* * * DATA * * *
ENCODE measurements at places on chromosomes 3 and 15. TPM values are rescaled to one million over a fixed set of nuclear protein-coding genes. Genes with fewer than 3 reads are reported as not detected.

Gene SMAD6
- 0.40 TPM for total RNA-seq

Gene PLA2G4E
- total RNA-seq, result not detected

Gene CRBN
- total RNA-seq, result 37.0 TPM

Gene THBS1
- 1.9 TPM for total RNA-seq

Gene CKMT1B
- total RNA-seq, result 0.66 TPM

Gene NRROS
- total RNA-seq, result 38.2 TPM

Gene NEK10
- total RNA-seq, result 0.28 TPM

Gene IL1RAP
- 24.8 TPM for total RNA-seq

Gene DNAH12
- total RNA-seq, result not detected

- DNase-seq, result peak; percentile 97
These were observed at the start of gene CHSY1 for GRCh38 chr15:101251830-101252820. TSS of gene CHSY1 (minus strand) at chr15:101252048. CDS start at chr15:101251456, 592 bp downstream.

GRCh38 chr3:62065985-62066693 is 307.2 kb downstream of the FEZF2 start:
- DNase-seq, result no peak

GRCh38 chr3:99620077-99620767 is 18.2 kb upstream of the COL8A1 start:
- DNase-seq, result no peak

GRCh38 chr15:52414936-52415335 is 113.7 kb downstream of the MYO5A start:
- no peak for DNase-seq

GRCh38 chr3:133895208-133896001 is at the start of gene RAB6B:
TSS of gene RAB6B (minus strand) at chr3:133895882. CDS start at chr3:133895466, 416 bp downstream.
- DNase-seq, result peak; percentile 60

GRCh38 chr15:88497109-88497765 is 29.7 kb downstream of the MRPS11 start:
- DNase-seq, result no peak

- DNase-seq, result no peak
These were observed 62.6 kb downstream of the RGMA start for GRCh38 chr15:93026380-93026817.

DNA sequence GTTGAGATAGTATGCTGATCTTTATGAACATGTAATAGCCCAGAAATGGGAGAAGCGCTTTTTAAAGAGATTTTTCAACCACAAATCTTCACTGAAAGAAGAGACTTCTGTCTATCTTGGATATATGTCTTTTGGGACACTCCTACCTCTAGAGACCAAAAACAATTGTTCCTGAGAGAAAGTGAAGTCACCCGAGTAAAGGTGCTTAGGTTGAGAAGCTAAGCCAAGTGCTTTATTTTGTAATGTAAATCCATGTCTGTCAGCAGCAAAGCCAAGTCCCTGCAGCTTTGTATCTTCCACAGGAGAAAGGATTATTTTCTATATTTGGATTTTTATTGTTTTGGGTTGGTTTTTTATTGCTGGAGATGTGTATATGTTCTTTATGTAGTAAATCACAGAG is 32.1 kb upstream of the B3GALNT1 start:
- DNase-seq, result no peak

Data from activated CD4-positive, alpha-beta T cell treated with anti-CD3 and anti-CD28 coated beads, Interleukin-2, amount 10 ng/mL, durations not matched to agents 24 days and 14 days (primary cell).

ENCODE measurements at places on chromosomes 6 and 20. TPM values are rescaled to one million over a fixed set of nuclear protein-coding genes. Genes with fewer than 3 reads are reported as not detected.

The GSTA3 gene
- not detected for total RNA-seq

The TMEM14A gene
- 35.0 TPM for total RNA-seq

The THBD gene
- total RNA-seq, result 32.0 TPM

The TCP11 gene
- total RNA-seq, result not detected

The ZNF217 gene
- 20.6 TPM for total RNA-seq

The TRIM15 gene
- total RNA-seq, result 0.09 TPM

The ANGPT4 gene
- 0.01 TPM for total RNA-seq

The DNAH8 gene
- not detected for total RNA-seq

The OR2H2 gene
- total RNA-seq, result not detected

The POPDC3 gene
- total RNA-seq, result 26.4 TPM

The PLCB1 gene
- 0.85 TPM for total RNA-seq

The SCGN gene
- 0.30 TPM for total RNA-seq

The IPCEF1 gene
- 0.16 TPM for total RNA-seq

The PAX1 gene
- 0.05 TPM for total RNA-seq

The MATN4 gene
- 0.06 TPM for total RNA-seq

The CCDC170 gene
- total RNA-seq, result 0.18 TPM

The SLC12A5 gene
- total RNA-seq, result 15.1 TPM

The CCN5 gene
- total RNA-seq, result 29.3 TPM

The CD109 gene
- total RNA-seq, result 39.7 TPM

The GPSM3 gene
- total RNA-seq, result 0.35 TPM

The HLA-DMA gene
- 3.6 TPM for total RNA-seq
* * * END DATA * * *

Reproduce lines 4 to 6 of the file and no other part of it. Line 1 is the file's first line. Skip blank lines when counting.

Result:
Gene PLA2G4E
- total RNA-seq, result not detected

Gene CRBN